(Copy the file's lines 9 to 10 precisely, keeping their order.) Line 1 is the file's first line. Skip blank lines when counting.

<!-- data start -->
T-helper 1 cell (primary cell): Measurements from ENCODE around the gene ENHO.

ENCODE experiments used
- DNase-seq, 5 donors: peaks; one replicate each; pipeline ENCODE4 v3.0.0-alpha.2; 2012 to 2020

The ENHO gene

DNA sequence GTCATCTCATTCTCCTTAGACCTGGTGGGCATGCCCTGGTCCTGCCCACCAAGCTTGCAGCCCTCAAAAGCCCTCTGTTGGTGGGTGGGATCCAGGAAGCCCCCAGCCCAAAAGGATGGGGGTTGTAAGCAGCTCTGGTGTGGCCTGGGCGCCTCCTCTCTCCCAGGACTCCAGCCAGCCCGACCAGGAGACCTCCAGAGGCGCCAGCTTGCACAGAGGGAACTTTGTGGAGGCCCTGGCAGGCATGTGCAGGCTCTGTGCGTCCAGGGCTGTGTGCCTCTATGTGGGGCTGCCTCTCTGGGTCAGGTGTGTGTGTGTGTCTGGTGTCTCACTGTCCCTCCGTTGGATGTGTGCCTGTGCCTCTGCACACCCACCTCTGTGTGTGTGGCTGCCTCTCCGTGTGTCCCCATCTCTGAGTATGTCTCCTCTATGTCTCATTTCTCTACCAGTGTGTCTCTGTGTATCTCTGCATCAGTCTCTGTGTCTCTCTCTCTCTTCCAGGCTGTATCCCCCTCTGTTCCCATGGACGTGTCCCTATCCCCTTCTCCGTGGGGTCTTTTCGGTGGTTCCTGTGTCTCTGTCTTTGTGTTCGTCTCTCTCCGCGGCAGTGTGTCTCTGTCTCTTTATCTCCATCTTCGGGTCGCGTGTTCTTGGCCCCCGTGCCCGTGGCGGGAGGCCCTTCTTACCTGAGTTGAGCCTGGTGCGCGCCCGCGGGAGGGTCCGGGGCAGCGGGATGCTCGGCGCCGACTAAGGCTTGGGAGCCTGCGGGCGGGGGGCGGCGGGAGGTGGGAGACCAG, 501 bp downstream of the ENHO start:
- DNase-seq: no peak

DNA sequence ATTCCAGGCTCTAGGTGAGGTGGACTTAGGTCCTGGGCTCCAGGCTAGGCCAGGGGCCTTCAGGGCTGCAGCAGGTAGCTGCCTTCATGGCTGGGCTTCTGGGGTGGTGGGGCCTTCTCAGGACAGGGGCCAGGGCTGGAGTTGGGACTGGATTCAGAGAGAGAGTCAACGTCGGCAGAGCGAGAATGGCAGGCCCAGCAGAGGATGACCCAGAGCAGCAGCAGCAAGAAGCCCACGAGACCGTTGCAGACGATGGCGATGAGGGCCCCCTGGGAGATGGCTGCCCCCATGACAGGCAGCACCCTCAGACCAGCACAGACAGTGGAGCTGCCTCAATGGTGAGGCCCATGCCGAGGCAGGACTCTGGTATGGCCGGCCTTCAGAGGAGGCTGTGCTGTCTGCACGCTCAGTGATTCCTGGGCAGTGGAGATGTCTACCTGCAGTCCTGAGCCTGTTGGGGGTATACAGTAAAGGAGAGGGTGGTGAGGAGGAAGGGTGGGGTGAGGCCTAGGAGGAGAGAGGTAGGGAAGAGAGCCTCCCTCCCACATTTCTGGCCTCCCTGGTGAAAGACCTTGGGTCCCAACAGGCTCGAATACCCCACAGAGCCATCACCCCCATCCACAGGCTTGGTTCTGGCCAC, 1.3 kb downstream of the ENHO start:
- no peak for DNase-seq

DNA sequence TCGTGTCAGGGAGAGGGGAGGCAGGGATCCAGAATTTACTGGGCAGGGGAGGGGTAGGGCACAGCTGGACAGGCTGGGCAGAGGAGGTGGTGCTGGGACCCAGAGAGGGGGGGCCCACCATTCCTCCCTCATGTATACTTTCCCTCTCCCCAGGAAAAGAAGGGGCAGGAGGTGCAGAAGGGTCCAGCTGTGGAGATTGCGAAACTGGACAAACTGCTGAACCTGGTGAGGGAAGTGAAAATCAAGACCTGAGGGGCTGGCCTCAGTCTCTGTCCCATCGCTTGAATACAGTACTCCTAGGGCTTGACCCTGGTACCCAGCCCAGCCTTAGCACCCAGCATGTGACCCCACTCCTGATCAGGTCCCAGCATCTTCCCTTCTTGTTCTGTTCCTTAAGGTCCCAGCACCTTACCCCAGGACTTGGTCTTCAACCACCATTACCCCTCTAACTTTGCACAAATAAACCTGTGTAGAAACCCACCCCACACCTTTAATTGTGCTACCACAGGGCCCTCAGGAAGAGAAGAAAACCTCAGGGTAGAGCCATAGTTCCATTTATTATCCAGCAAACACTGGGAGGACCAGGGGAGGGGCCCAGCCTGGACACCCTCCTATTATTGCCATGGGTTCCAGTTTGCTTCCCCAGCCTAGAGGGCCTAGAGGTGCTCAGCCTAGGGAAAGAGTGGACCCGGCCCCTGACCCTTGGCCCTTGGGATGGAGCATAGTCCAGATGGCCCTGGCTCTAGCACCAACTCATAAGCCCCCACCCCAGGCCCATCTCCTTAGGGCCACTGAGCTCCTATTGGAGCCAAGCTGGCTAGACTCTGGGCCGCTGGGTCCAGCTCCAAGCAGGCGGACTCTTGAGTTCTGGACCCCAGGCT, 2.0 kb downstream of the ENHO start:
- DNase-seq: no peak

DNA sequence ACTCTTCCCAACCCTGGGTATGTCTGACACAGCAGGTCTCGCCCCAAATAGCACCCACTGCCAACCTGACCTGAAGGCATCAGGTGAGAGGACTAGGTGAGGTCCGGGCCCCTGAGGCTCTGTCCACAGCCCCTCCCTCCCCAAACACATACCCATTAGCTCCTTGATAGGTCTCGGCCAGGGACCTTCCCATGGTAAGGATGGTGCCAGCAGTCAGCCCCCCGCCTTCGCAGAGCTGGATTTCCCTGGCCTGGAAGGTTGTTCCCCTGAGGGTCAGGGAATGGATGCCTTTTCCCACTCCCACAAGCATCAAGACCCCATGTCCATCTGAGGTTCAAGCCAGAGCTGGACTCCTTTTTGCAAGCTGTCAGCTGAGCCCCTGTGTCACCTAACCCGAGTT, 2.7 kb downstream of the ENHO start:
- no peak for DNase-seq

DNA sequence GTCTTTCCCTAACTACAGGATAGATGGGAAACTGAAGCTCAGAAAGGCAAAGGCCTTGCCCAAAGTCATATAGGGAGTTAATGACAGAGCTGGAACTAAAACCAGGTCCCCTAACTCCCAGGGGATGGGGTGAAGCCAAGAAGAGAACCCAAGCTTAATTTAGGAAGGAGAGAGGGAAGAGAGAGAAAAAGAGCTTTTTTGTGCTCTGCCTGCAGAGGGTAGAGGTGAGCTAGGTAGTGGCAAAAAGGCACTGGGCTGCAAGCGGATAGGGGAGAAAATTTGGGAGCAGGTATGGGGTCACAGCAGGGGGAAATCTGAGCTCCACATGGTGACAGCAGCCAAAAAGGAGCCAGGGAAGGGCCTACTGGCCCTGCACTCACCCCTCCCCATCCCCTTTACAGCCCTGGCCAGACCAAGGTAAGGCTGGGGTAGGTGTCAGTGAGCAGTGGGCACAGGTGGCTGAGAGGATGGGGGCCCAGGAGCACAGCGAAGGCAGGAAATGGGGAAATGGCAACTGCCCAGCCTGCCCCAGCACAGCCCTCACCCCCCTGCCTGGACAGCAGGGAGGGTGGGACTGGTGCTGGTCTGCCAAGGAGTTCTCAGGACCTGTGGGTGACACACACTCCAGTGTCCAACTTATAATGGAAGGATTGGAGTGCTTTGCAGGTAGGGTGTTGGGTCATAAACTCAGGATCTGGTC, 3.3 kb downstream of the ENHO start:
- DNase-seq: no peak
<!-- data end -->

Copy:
DNA sequence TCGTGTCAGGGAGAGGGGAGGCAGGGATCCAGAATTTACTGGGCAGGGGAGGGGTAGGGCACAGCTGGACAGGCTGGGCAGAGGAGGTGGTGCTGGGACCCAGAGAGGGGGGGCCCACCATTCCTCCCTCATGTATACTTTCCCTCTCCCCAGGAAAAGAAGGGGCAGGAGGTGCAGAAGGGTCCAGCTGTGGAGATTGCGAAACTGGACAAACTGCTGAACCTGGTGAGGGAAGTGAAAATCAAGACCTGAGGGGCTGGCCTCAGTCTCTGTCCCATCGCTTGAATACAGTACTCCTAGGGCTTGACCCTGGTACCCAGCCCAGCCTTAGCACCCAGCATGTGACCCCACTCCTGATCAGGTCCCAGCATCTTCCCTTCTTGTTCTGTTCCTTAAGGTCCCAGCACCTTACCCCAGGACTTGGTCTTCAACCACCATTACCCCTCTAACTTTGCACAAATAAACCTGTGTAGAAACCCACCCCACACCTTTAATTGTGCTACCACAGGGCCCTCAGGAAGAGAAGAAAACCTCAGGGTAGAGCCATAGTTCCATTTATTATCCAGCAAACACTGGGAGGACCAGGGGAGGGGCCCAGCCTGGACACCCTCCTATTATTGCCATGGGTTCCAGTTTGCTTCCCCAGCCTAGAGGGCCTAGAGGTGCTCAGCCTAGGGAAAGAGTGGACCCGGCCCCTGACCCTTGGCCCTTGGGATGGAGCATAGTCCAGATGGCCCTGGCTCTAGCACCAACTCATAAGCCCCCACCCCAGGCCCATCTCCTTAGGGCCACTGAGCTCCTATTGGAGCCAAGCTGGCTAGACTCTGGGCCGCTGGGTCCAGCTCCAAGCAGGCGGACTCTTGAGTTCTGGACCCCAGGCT, 2.0 kb downstream of the ENHO start:
- DNase-seq: no peak